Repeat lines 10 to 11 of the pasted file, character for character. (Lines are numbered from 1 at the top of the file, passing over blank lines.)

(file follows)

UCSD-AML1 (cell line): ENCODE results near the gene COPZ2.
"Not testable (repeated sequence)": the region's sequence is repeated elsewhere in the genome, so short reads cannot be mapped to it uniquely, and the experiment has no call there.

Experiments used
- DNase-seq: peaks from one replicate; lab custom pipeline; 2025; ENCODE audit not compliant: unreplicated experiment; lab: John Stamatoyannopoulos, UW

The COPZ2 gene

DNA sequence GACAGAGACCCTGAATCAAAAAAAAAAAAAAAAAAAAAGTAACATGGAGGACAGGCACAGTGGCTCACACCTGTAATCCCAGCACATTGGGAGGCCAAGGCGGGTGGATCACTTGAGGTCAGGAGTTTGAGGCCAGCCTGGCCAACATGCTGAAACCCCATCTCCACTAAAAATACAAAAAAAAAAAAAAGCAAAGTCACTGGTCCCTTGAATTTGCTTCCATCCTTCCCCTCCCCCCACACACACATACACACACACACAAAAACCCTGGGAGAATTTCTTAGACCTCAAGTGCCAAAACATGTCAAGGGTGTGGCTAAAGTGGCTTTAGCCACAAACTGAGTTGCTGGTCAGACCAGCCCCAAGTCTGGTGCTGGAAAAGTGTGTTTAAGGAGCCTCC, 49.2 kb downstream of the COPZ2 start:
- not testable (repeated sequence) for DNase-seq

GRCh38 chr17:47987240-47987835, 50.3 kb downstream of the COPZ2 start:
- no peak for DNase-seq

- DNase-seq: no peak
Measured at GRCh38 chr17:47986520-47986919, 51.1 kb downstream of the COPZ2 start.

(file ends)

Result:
- DNase-seq: no peak
Measured at GRCh38 chr17:47986520-47986919, 51.1 kb downstream of the COPZ2 start.